print("Unable to obtain time from Adafruit IO, retrying - ", e)
            continue

    if time.localtime()[3] != prv_hour:
        print("New Hour, fetching new data...")
        # Fetch and store guide info response
        als_data = matrixportal.network.fetch(DATA_SOURCE)
        prv_hour = time.localtime()[3]

    # Cycle through guides retrieved
    if guide_idx < DISPLAY_NUM_GUIDES:
        get_guide_info(guide_idx)

        # Scroll the scrollable text block
        matrixportal.scroll_text(SCROLL_DELAY)
        guide_idx += 1
    else:
        guide_idx = 0
    time.sleep(0.05)

Code Usage

Every hour, the code will fetch and scroll the five latest guides from the Adafruit Learning System. The number of guides on the Adafruit Learning System will be displayed on top of the scrolling text.

Customize Colors

You can change the colors of the scrolling text. In the code, the scrolling text's color is defined as a list of hex color values.

# Colors for guide name
colors = [0xffa500, 0xffff00,
          0x008000, 0x0000ff,
          0x4b0082, 0xee82ee]

To add a new color, convert a RGB color to a hex color and add it to the colors list.

Customize Fonts

This code uses the IBMPlexMono Medium typeface to display the number of guides in the Adafruit Learning System. To change the font, you'll first need to convert it to a single bitmap font in a size that works for the 64x32 pixel matrix display.

Then, change the following code in this guide to the name of your new font:

FONT = "/IBMPlexMono-Medium-24_jep.bdf"

Change the Scrolling Speed

You can also change the speed of text scrolling across the bottom of the MatrixPortal by editing the following line. The scrolling delay is measured in seconds.

# Delay for scrolling the text

SCROLL_DELAY = 0.03

Import Libraries

The code first imports the libraries it needs. The terminalio library is used for the built-in terminal-style font. The adafruit_matrixportal library handles the matrix portal's graphics and networking.

import time
import board
from random import randrange
import terminalio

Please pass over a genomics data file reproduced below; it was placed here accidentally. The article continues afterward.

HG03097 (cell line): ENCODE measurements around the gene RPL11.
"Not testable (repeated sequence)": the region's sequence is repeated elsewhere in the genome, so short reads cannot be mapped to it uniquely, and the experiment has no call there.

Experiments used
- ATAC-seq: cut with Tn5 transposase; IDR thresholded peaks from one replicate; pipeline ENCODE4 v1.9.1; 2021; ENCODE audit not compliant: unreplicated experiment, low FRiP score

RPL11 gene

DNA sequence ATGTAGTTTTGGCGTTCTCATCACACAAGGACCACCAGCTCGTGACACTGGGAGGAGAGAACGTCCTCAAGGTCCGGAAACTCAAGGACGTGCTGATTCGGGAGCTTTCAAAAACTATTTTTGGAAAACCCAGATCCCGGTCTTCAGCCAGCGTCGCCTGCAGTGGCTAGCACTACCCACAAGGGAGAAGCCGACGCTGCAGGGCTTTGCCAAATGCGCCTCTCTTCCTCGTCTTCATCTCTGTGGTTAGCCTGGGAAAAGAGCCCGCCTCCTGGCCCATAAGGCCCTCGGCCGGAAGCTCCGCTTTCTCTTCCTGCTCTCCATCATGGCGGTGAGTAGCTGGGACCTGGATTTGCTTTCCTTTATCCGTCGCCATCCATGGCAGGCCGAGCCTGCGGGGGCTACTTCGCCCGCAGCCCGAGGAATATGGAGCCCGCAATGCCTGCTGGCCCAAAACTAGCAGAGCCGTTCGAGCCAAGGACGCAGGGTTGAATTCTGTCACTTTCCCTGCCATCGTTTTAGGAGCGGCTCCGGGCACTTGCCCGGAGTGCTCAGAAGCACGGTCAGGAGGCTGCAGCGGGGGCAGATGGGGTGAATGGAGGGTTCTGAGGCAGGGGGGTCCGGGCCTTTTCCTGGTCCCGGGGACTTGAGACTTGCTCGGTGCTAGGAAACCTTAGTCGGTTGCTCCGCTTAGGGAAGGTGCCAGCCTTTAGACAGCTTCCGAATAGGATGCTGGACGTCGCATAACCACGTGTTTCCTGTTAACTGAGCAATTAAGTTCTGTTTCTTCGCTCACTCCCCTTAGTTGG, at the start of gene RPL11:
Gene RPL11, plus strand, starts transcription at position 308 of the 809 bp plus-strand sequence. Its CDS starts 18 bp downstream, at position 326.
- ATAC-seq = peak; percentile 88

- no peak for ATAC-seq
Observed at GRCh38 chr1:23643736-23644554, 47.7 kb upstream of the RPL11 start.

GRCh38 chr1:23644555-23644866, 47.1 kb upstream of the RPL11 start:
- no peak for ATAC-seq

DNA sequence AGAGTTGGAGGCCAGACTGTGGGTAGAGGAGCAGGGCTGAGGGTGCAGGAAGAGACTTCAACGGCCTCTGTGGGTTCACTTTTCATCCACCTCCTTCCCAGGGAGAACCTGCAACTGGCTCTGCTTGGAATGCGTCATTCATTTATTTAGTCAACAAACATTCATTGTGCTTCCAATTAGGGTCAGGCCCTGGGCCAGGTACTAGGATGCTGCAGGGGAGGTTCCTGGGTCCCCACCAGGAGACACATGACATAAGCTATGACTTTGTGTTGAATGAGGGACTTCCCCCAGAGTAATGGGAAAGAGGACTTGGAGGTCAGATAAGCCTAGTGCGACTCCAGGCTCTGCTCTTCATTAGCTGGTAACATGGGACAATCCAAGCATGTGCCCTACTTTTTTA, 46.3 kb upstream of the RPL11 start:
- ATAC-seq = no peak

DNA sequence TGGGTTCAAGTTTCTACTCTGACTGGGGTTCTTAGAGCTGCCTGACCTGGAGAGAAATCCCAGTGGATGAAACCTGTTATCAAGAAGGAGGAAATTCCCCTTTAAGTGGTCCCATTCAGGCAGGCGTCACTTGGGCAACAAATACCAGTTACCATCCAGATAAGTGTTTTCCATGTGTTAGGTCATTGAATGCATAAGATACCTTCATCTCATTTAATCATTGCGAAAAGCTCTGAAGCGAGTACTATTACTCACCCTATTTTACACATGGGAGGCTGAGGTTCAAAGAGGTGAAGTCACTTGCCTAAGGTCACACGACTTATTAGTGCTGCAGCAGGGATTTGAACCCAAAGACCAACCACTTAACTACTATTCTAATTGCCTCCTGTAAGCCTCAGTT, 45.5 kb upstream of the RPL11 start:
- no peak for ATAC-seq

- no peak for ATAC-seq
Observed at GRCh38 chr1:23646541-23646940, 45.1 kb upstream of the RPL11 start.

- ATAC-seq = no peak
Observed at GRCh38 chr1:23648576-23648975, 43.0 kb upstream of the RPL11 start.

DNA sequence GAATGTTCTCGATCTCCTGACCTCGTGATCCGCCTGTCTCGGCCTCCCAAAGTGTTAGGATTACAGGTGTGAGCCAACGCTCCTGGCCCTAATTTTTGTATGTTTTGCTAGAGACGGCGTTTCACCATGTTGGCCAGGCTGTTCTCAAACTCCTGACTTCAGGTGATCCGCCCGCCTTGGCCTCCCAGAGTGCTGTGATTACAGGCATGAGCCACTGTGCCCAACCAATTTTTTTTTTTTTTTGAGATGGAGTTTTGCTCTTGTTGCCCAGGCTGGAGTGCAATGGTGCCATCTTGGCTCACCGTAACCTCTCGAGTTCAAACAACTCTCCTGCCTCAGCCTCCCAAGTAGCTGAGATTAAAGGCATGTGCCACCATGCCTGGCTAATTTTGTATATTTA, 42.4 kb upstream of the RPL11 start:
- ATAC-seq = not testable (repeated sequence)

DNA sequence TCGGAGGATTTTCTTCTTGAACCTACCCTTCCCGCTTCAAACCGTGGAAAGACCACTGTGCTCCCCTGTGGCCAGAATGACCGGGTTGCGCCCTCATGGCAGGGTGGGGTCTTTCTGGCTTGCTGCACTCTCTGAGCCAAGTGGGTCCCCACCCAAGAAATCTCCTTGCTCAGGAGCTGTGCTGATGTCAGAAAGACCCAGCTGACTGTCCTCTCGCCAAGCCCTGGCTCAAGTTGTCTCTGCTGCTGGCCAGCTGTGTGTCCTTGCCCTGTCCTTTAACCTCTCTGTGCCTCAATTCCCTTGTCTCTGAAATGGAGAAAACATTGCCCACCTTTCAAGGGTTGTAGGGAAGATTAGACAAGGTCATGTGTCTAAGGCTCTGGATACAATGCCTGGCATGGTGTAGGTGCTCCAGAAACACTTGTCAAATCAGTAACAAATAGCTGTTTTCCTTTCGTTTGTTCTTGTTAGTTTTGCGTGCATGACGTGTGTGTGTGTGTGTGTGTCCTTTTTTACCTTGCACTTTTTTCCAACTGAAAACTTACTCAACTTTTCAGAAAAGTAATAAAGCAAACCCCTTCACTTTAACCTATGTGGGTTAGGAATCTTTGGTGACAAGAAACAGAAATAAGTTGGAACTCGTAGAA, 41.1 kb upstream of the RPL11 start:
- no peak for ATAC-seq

from adafruit_matrixportal.matrixportal import MatrixPortal

Data Setup

The next chunk of code configures the data source displayed by the Matrix Portal. You can access the Adafruit Learning System's public API endpoint to display data about new guides by navigating to https://learn.adafruit.com/api/guides/new.json?count=5.

This API is unique in that the URL contains a count parameter at the end of it. You can increase/decrease this number and see how many guides are loaded on the webpage:

https://learn.adafruit.com/api/guides/new.json?count=5

The code stores the number of guides to display using the DISPLAY_NUM_GUIDES variable. The DATA_SOURCE variable contains the the URL along with the number of guides to display. The TITLE_DATA_LOCATION is list of json traversals used to obtain the data we'll want.

Finally, a new matrixportal object is created using the DATA_SOURCE and TITLE_DATA_LOCATION.

# --- Data Setup --- #
# Number of guides to fetch and display from the Adafruit Learning System
DISPLAY_NUM_GUIDES = 5
# Data source URL
DATA_SOURCE = (
    "https://learn.adafruit.com/api/guides/new.json?count=%d" % DISPLAY_NUM_GUIDES
)
TITLE_DATA_LOCATION = ["guides"]
 
matrixportal = MatrixPortal(
    url=DATA_SOURCE,
    json_path=TITLE_DATA_LOCATION,
    status_neopixel=board.NEOPIXEL,
)

Display Setup

The scrolling text displaying guide names changes colors as it scrolls by. Colors are defined by the colors list. Then, the scrolling delay measured in seconds is defined as SCROLL_DELAY and the path for the custom font is also defined here.

# Colors for guide name
colors = [0xffa500, 0xffff00,
          0x008000, 0x0000ff, 0x4b0082,
          0xee82ee]

# Delay for scrolling the text
SCROLL_DELAY = 0.03

FONT = "/IBMPlexMono-Medium-24_jep.bdf"

The matrix portal library includes handy functions to make controlling the graphics on the Matrix Portal easy. The add_text function adds text labels to the Matrix Portal's display. You can also pass it settings including the label's font, position, color, and animation.